If you never heard of National Doughnut Day before this week, you’re not alone. This obscure (but fun) holiday originated 76 years ago, inaugurated by the Salvation Army in the waning years of the Great Depression to commemorate the volunteers of World War I (which was then called The Great War because World War II hadn’t yet begun). It is usually observed on the first Friday in June-- June 6th in 2014.
Basically, a doughnut (or donut—both spellings are acceptable though donut seems to be primarily used in the United States) is an individual serving of fried dough, although with a proper doughnut pan, it is possible to bake doughnuts using a cake-like batter. Doughnuts may be flaky, cakey, or raised, and though most are ring shaped, there are always round filled doughnuts, long braided ones, flat long johns, crullers and doughnut holes (ostensibly made from the dough that is punched out of a ring doughnut, but actually created separately nowadays).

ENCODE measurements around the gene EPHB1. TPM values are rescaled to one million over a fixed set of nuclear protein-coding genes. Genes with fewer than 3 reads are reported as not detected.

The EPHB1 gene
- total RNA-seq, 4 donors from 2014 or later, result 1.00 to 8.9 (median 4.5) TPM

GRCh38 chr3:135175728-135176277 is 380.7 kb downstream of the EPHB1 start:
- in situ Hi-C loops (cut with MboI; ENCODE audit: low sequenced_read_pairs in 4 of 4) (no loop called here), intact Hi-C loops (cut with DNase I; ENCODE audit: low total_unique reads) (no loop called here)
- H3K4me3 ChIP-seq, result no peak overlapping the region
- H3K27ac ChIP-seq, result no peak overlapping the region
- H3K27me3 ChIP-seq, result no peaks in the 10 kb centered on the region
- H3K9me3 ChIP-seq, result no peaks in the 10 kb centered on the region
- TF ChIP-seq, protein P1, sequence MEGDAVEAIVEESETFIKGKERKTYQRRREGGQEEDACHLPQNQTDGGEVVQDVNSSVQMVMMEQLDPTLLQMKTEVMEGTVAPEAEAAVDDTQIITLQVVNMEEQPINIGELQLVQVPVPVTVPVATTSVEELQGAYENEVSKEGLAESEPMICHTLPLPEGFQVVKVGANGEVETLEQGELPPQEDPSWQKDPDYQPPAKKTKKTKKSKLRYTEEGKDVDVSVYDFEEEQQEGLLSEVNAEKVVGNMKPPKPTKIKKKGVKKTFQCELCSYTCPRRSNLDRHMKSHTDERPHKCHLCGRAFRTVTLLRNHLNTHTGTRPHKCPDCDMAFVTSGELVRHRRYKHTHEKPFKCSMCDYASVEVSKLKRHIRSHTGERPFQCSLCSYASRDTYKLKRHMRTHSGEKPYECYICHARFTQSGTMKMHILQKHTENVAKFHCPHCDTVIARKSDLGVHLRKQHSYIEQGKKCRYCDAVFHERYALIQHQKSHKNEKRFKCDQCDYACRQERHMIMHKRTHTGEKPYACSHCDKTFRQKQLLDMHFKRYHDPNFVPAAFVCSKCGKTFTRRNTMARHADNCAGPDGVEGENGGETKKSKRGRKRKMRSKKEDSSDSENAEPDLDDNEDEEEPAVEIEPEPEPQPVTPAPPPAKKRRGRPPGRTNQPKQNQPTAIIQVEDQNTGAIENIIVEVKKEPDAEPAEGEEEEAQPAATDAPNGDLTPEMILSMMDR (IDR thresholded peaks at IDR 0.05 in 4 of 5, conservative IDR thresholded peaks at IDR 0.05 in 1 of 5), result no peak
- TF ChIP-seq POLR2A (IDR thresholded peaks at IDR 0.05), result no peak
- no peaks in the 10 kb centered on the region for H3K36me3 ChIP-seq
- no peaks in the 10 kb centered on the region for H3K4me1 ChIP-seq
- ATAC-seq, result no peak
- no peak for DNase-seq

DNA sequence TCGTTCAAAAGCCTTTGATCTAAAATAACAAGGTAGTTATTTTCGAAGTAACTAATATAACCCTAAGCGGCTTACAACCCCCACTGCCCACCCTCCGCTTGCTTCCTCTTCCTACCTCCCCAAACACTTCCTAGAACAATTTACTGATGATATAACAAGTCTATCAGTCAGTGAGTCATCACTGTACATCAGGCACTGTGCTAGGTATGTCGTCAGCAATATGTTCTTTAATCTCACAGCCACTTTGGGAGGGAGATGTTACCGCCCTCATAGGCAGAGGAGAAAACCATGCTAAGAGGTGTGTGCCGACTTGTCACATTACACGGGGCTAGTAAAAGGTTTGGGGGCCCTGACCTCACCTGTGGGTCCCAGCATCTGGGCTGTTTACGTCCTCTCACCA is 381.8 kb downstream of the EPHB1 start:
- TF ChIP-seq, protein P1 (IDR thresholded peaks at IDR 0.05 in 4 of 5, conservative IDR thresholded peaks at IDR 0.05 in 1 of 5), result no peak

The famous beignets of New Orleans are a kind of doughnut (a variant also known as a fritter); so are churros and funnel cake strips, and fried dough. (Fritters often have fruit in them, as do paczki, the Polish doughnuts usually eaten just before Lent. ) Most doughnuts are frosted with a sugar glaze or a sugar frosting,-- but they may also be rolled in granulated sugar, or dusted with powdered sugar.
In commemoration of National Doughnut Day, many bakeries and doughnut outlets offer free or reduced price doughnuts. These include Krispy Kreme and Dunkin’ Donuts stores.
And although the fact that they are fried increases the calorie count of most doughnuts, their sugar content is not as high as many kinds of yogurt, according to Michelle Schoffro Cook of Green Living. http://www.care2.com/greenliving/5-yogurts-that-are-worse-than-doughnuts.html?cid=fb_HL_yogurtworsethandoughnuts
So while a steady diet of doughnuts may add to your waistline and probably put you into sugar shock, the occasional doughnut can be a treat. National Doughnut Day is your opportunity to indulge.